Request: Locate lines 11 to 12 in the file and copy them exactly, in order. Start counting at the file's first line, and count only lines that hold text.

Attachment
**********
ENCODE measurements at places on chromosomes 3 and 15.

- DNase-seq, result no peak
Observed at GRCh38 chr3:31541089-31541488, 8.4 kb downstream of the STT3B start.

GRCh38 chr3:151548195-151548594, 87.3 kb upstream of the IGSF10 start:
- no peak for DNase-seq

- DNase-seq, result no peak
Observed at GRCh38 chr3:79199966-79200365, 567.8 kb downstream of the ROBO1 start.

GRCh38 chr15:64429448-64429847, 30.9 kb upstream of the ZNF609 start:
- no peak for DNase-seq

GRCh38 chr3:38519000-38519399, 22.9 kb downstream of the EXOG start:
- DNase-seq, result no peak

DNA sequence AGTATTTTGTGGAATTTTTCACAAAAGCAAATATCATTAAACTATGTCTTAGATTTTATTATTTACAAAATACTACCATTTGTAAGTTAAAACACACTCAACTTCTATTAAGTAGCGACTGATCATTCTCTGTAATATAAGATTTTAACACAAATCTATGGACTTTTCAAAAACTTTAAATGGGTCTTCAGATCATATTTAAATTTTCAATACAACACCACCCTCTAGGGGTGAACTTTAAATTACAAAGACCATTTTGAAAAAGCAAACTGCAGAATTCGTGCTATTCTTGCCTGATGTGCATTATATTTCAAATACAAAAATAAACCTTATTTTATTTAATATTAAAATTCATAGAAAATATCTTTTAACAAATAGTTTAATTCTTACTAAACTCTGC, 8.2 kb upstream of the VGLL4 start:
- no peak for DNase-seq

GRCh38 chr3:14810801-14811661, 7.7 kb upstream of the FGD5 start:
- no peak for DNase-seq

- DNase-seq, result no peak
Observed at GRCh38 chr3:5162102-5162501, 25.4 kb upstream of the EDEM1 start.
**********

- DNase-seq, result no peak

DNA sequence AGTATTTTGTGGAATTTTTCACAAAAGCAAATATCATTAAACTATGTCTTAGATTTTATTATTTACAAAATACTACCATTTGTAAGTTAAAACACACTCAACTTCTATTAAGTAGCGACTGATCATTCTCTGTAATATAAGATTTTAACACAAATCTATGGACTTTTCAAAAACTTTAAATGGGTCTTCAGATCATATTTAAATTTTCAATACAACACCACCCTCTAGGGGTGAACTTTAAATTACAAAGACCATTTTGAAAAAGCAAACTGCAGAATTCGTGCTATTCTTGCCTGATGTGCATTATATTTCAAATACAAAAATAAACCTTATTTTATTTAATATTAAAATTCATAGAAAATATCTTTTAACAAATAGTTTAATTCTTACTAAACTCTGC, 8.2 kb upstream of the VGLL4 start: